Radical W. Bank leader mulls run for PA president

Sheikh Tayseer Tamimi, who recently established new Palestinian political party, is nephew of Islamic Jihad founder.

Sheikh Tayseer al-Tamimi in France 370 (R) (photo credit: REUTERS)
Sheikh Tayseer al-Tamimi in France 370 (R)
(photo credit: REUTERS)
A radical Islamic leader from Hebron indicated on Tuesday that he was considering running in the next Palestinian presidential election.
Sheikh Tayseer Tamimi, a former Palestinian Authority chief judge of Islamic Courts, is a nephew of Sheikh As’ad Tamimi, founder and spiritual leader of Islamic Jihad. Israel deported the uncle to Jordan in 1969.
The would-be candidate’s father, Sheikh Rajab Tamimi, was deported by Israel to Lebanon following the murder of six Jewish settlers in the center of Hebron in 1980.
The father had served as imam of the Ibrahimi Mosque (the Tomb of the Patriarchs) when the terrorist attack took place. He was accused of incitement and calling for the destruction of Israel.
Last week, Tayseer Tamimi, who was previously affiliated with Hamas, surprised Palestinians when he announced the formation of a new political group called Party of Freedom and Independence.
The PA announced earlier this week that Tamimi had not received a license to establish a political party.
“I don’t rule out running for president of the State of Palestine,” Tamimi said. “I have received many requests to run for president.”
Sources in Hebron said he has gathered signatures from 4,000 Palestinians backing his candidacy.
No date has been set for presidential elections in the Palestinian territories.
The last such vote was held in 2005, when Mahmoud Abbas was elected.
Although his term in office expired in January 2009, Abbas has cited differences between Fatah and Hamas as an excuse for not holding new elections.
Tamimi, 60, was at the center of a scandal that erupted in 2010, when a woman lodged a complaint against him for sexual harassment.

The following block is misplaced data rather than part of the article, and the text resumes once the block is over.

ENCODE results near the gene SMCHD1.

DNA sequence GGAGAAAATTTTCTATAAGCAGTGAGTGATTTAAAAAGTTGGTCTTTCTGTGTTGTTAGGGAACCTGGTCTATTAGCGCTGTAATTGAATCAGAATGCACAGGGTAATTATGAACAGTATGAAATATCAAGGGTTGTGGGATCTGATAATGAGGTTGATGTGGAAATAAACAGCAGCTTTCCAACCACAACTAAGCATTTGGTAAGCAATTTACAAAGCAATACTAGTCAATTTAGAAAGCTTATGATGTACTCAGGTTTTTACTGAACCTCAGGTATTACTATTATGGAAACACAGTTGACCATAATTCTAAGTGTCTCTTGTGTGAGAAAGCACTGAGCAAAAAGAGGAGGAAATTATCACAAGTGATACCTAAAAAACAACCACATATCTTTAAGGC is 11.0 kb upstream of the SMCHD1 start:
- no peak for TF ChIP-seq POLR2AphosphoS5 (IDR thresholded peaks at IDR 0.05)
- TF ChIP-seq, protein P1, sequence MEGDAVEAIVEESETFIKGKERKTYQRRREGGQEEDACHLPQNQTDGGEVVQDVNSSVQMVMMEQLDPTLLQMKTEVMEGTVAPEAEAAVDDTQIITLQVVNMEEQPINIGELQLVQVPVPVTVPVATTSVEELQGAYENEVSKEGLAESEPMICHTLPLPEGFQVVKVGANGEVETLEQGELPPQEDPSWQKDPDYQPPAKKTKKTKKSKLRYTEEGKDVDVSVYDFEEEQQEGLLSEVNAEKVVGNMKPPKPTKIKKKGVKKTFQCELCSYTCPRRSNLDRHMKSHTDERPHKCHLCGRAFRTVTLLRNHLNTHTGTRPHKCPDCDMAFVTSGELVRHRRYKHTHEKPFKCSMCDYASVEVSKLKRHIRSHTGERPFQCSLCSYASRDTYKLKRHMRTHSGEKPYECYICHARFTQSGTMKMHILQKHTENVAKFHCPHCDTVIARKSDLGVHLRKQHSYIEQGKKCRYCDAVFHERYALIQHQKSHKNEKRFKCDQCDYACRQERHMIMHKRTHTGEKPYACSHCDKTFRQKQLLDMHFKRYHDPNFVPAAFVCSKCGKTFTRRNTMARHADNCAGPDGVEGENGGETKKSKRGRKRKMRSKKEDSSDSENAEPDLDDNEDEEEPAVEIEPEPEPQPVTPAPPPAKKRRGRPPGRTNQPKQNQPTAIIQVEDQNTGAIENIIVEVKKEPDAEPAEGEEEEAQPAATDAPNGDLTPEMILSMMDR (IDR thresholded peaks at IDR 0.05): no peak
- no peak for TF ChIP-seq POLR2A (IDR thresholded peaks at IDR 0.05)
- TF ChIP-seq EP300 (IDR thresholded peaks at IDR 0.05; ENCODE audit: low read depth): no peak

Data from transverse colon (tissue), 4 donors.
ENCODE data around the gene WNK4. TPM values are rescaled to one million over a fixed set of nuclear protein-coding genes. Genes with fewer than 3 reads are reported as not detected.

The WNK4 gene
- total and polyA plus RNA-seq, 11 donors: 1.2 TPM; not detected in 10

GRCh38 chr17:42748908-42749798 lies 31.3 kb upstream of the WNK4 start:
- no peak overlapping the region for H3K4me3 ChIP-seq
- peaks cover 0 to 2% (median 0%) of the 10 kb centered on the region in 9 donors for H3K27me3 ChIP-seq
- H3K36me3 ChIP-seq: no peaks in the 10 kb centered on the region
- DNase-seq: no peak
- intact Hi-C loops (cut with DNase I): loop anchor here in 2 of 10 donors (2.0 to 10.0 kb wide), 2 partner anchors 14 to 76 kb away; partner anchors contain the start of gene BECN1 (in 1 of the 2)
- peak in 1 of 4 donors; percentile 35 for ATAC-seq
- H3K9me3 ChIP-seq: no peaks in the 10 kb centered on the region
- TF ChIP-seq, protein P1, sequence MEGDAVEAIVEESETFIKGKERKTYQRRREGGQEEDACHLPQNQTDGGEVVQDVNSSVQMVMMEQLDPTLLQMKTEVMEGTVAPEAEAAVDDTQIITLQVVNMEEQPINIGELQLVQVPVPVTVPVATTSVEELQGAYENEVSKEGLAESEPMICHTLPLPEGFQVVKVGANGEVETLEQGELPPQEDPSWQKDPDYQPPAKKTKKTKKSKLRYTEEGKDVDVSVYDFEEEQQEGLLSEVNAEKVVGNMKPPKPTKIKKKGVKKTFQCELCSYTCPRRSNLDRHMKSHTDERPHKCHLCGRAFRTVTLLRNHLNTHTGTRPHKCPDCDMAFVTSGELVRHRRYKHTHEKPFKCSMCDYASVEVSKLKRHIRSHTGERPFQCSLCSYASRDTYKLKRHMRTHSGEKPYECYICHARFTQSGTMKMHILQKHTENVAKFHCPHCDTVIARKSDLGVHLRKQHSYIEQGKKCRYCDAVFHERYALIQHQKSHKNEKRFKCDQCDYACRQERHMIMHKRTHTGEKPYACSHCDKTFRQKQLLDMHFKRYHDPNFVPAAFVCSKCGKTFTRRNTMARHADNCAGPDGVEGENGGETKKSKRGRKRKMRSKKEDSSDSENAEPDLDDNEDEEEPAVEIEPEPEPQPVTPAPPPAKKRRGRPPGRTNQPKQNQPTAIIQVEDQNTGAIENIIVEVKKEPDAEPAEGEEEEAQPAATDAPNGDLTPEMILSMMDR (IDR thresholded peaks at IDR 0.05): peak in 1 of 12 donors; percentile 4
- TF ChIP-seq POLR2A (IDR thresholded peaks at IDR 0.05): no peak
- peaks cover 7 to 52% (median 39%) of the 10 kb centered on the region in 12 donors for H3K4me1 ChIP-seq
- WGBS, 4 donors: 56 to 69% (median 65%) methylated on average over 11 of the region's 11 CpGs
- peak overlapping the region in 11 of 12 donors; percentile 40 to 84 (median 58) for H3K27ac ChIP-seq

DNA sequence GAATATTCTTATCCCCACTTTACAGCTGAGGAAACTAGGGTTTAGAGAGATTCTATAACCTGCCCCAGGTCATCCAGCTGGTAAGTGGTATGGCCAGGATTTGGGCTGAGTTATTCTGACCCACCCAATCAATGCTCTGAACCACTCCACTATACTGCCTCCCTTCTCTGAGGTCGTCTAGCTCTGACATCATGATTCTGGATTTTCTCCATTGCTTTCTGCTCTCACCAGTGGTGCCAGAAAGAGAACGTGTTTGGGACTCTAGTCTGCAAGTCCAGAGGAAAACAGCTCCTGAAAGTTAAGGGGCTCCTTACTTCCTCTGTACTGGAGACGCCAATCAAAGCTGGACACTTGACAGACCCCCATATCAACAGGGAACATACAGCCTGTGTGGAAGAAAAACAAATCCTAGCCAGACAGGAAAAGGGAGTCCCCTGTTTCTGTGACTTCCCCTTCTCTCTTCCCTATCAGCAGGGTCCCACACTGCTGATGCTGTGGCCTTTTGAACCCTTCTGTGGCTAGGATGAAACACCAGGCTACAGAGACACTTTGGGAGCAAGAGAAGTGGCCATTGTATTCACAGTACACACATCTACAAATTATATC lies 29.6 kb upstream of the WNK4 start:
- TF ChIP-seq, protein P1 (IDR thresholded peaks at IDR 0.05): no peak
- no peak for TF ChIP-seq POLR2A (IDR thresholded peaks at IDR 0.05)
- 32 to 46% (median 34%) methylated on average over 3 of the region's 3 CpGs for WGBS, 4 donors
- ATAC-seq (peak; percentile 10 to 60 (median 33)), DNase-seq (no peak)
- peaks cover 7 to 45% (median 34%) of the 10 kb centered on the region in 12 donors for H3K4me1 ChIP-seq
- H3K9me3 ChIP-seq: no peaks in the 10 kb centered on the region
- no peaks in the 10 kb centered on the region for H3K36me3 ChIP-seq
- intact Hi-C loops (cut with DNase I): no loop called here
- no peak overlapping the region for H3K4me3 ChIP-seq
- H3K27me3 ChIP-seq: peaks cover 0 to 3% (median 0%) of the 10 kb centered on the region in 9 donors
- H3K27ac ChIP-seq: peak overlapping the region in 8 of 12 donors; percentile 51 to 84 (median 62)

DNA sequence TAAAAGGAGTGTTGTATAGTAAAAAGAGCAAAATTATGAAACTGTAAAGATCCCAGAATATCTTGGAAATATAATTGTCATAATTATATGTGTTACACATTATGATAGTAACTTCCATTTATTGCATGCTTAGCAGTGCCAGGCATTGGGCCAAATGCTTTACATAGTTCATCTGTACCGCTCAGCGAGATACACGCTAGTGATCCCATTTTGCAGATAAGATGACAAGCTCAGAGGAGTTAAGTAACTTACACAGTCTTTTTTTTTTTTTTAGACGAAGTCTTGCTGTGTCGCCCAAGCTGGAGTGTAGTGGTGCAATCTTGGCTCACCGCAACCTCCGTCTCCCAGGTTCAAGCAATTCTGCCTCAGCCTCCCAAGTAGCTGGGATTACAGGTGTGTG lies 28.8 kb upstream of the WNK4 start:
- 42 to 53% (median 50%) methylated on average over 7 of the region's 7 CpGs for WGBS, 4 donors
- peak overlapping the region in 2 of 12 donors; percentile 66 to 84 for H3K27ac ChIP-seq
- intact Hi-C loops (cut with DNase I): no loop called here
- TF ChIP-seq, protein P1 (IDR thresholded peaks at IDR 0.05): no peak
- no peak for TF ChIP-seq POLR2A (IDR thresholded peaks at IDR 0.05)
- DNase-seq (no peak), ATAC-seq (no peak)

The scandal broke out after former Palestinian intelligence officer Fahmi Shabaneh said that Tamimi had exploited his position to sexually harass a woman who came to his office seeking work.
Tamimi, who has vehemently denied the allegation, was forced into retirement a few weeks later.
Although he held a senior position in the PA, Tamimi often expressed radical views that did not reflect public statements made by Yasser Arafat and other PA officials after the signing of the Oslo Accords in 2003.
In 2009, Tamimi declared that there was no proof that Jews “had a history or presence” in Jerusalem. He had also issued fatwas banning Muslims from selling property to Jews.
During an interfaith dialogue in Jerusalem in May 2000 with Pope Benedict XVI, Tamimi launched into a 10-minute verbal assault on Israel, calling on Christians and Muslims to unite against it. As a result of this speech, Benedict walked out of the meeting early.
Last week, Tamimi announced that his party was working toward filing war crime charges against Britain with the UN’s International Criminal Court over the 1917 Balfour Declaration that promised the Jews a homeland in Mandatory Palestine.
In a more recent article, he wrote: “The usurping occupation should know that the land of Palestine does not belong to them. This is a blessed Arab and Islamic land.”
He also ruled that Palestinian refugees were forbidden to accept financial compensation for their lands and properties “because Palestine is wakf [Muslim trust] land that can’t be sold.”